Special UN Adviser on Genocide Warns of Ethnic Hate
Messages in Côte d'Ivoire
New York -- (UNNC) November 15 2004
-- Voicing distress over reports of xenophobic hate speech in Côte d'Ivoire
and ensuing action by armed groups, the United Nations adviser on the
prevention of genocide called today for an end to impunity and warned that the
situation could be referred to the International Criminal Court (ICC).
"The current crisis has deepened sentiments of xenophobia and could
exacerbate already worrisome and widespread violations of human rights, which
in the recent past have included extrajudicial killings, torture, arbitrary
detention, disappearances and sexual violence," Juan E. Mendez said in a
statement recommending possibly increasing the number of UN peacekeepers in
Côte d'Ivoire to protect civilians.
Mr. Mendez, Secretary-General Kofi Annan's Special Adviser, said he had
written to the UN chief to express his concern at the situation in the West
African country, which has been engulfed by escalating violence since
government forces attacked northern rebels earlier this month in violation of
a nearly two-year-old ceasefire agreement.
At least 10,000 Ivorians are estimated to have fled into neighbouring
Liberia and hundreds of expatriates have been evacuated with UN help from
Abidjan, the country's largest city, as anti-French rioting erupted after
French troops destroyed the Government's air force in retaliation for the
deadly bombing of French peacekeepers in the UN-patrolled Zone of Confidence (ZOC)
separating the combatants.
UN officials have repeatedly condemned the hate messages broadcast on
television and radio, most recently last Thursday when Mr. Annan himself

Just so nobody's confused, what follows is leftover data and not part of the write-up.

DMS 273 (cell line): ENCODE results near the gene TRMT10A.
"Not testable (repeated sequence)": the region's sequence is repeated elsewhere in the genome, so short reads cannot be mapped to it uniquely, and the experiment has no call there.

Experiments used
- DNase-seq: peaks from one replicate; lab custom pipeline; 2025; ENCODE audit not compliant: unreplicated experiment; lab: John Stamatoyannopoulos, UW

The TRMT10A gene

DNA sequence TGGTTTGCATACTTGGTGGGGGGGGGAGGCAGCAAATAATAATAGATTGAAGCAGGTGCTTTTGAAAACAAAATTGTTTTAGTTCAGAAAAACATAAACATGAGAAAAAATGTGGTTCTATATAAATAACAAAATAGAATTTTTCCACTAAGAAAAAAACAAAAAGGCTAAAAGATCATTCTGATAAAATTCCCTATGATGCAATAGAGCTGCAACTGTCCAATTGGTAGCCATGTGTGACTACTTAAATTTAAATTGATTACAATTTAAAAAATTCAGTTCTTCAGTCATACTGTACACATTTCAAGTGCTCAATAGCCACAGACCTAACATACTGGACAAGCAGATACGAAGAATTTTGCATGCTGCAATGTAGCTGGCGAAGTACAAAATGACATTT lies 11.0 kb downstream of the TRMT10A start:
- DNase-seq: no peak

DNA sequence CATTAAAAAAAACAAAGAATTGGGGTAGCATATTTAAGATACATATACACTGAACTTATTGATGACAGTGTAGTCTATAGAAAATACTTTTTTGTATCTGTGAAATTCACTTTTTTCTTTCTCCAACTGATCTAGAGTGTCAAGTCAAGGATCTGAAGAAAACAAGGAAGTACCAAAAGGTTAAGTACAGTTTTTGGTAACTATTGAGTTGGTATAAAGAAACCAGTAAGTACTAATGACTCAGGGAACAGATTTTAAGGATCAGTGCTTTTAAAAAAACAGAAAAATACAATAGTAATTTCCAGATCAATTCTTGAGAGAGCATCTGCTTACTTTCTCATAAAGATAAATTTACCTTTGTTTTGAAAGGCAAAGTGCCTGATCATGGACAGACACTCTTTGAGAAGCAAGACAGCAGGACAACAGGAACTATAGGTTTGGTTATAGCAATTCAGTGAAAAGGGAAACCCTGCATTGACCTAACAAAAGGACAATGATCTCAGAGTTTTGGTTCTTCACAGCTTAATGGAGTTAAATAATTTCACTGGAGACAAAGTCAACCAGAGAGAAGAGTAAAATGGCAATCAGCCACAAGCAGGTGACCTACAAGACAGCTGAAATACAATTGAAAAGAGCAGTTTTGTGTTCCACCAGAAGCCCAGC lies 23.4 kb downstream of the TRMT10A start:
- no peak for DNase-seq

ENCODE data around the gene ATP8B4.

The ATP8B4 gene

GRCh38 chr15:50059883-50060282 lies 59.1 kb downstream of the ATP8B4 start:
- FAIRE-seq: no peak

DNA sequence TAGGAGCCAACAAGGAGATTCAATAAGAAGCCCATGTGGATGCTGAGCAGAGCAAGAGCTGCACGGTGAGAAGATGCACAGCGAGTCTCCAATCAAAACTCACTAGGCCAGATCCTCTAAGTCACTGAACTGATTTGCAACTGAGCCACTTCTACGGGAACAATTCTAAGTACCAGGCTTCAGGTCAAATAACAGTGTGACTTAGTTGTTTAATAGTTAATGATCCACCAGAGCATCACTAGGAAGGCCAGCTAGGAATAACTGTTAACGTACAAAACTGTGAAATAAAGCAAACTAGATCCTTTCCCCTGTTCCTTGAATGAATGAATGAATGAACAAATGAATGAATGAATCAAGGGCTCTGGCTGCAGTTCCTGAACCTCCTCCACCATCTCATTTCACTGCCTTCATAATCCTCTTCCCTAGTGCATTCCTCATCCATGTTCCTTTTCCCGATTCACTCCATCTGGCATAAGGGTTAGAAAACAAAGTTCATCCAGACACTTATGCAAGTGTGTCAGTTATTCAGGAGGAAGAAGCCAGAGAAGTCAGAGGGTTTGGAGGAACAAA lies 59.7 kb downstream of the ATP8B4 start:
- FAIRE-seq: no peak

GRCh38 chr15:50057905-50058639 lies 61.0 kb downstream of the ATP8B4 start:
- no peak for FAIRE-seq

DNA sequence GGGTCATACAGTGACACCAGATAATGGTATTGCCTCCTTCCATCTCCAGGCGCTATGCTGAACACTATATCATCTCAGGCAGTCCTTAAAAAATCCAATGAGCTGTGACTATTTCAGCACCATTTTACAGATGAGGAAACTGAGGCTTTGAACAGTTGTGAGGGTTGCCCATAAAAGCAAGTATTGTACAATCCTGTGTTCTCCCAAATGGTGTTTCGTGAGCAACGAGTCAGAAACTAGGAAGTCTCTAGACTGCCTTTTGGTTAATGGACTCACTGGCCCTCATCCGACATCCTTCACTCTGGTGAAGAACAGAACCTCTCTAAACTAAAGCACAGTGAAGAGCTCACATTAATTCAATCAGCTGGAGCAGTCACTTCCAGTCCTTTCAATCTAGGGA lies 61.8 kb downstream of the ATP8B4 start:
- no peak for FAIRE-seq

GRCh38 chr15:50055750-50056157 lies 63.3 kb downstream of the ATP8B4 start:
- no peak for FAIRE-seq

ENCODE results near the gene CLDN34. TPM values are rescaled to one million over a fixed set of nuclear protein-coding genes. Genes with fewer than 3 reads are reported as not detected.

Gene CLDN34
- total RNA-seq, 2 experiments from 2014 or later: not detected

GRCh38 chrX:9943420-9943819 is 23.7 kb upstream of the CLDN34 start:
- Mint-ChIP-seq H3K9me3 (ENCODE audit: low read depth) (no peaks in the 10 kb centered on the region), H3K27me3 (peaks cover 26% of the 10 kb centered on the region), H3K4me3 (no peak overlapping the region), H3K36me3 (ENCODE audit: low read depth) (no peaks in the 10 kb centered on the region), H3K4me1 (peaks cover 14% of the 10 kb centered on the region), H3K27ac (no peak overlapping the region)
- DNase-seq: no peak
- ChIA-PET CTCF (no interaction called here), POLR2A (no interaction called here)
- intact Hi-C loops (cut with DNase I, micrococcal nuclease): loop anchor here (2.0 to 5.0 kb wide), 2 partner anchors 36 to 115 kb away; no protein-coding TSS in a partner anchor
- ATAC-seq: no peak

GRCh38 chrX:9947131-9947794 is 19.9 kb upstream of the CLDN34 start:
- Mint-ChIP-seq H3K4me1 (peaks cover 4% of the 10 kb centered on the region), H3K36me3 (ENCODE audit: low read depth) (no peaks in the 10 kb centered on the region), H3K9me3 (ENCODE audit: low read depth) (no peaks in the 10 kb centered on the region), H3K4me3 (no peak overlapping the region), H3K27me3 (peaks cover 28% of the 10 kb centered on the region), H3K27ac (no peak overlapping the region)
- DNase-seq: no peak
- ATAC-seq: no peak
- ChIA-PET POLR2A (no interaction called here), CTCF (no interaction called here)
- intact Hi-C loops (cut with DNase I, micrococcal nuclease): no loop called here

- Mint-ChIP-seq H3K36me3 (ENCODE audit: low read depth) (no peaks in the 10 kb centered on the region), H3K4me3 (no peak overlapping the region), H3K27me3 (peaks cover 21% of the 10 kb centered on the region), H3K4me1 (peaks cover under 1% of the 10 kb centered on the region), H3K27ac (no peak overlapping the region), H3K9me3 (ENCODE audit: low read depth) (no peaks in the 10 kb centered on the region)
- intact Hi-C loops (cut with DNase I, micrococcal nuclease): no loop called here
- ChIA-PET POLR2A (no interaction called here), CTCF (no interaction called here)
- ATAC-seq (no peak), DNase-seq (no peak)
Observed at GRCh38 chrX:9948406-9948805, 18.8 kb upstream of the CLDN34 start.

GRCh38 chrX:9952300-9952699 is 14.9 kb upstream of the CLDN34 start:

warned that they could lead to "the devastating resurgence of ethnic conflict."
Mr. Mendez said today Ivorian authorities had an obligation to end impunity
and curb public expressions of racial or religious hatred, warning that in the
absence of effective action such incitement can be referred to
He recommended that national authorities put an immediate end to the
propagation of hate speech and media-induced violence through official outlets,
aggressively prosecute all acts of violence and incitement, and recommit
themselves to the ceasefire accords that ended the fighting two years ago
between the government in the south and rebels in the north.
"If the xenophobic expressions persist and they cause further evacuation of
essential humanitarian relief workers, the Special Adviser recommends that the
UN and Licorne (French) troops already in the field should be expanded and
instructed to deploy so as to afford direct protection to civilian population
at risk of attack because of their ethnic, religious or citizenship status,"
the statement concluded.
UN officials are concerned that the unrest in Côte d'Ivoire could spill
over into neighbouring Liberia and Sierra Leone, both recovering from
protracted civil wars, and Guinea where there has also been unrest.